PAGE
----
There are many State cases, however, in which the same situation was presented. In Union Transfer & Storage Co. v. Fryman's Administrator, 304 Ky. 422, 200 S.W.2d 953, decided by the Court of Appeals of Kentucky, an award of damages in the sum of $ 20,000 for the death of a nine-year-old child was held not to be excessive. In Management Services, Inc., v. Hellman, 40 Tenn.App. 127, 289 S.W.2d 711, 721, decided by the Court of Appeals of Tennessee, the jury had returned a verdict for $ 35,000 for the death of a child eight years of age. The trial judge reduced the amount to be warded to $ 20,000. The Court of Appeals held that the judgment of $ 20,000 could not be said to have been excessive. In New York, in Marianiello v. Bloomquist, 278 App.Div. 955, 105 N.Y.S.2d 188, the jury awarded the sum of $ 26,000 for the death of a five-year-old boy. The Court reduced the amount to $ 17,000.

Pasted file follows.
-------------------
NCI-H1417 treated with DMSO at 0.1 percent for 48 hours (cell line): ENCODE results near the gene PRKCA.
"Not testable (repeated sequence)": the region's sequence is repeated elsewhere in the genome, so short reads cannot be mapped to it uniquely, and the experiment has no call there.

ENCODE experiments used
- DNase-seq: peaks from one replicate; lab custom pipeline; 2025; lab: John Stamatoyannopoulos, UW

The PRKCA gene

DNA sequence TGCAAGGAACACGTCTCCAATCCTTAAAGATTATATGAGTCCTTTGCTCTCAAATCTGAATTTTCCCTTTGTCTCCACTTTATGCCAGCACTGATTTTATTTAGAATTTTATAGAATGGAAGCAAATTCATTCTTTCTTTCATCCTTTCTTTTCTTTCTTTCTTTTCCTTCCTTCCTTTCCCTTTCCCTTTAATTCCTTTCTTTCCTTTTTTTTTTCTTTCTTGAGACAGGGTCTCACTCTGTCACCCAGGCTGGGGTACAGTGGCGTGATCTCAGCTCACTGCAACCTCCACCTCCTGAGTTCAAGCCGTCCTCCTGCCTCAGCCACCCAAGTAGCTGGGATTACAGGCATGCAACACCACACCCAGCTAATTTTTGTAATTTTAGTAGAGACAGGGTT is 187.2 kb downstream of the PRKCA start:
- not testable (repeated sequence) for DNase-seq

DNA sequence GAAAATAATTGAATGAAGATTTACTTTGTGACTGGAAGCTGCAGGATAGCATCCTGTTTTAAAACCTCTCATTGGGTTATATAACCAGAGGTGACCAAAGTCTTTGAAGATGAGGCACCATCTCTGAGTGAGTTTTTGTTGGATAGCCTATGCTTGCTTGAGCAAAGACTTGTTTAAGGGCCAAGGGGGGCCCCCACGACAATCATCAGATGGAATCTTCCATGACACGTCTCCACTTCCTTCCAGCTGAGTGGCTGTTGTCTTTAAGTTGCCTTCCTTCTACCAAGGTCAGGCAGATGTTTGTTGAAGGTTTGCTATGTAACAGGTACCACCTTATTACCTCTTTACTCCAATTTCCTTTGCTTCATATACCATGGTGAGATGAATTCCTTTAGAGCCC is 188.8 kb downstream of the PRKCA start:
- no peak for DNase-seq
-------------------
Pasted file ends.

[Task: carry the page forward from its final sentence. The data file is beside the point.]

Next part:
In Carradine v. City of New York, 26 Misc.2d 788, 209 N.Y.S.2d 143, 145, a verdict for $ 20,000 for the death of a nine-year-old boy was sustained by the trial judge. The case does not seem to have gone any higher.
The research made by this Court has been confined to jurisdictions in which the statutes did not allow recovery for any sentimental loss but limited the recovery to the pecuniary loss sustained by the next of kin.
In Connecticut, in Miner v. McKay, 145 Conn. 622, 145 A.2d 758, a verdict for $ 36,000 for the death of a nine-year-old girl was sustained and the Appellate Court refused to disturb it and affirmed the action of the trial judge.